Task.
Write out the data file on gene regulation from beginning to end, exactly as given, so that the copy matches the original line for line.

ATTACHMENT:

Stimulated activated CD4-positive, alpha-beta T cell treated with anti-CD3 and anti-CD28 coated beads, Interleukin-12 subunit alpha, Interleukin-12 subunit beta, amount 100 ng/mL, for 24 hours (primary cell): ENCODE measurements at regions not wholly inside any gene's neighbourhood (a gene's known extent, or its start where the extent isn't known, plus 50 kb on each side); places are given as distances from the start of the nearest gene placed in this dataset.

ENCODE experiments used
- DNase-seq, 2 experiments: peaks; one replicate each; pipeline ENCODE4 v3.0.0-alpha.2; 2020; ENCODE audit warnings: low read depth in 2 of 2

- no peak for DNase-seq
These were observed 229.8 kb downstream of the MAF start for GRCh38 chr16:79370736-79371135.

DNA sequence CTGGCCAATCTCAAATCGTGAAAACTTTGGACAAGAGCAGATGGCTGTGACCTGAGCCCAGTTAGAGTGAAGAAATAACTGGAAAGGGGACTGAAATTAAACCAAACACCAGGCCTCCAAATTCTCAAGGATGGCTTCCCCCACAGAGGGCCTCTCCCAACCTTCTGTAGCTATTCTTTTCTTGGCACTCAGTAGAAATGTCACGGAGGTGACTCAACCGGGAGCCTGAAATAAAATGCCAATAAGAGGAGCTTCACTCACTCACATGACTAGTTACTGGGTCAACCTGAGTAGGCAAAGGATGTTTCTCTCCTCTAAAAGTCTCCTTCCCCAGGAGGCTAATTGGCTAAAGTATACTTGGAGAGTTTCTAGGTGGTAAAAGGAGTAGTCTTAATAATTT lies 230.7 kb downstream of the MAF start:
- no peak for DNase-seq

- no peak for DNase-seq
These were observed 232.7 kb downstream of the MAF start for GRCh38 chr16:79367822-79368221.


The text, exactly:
Stimulated activated CD4-positive, alpha-beta T cell treated with anti-CD3 and anti-CD28 coated beads, Interleukin-12 subunit alpha, Interleukin-12 subunit beta, amount 100 ng/mL, for 24 hours (primary cell): ENCODE measurements at regions not wholly inside any gene's neighbourhood (a gene's known extent, or its start where the extent isn't known, plus 50 kb on each side); places are given as distances from the start of the nearest gene placed in this dataset.

ENCODE experiments used
- DNase-seq, 2 experiments: peaks; one replicate each; pipeline ENCODE4 v3.0.0-alpha.2; 2020; ENCODE audit warnings: low read depth in 2 of 2

- no peak for DNase-seq
These were observed 229.8 kb downstream of the MAF start for GRCh38 chr16:79370736-79371135.

DNA sequence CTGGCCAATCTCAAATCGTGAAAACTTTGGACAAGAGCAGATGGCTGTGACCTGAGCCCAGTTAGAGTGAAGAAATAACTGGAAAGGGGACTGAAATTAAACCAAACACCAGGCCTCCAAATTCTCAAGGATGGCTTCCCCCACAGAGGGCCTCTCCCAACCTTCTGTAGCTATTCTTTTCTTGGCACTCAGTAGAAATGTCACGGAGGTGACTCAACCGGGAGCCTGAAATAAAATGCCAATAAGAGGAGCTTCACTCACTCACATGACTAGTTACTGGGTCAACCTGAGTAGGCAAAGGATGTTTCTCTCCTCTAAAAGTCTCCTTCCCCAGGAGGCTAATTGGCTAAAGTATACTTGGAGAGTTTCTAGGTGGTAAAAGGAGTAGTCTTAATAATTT lies 230.7 kb downstream of the MAF start:
- no peak for DNase-seq

- no peak for DNase-seq
These were observed 232.7 kb downstream of the MAF start for GRCh38 chr16:79367822-79368221.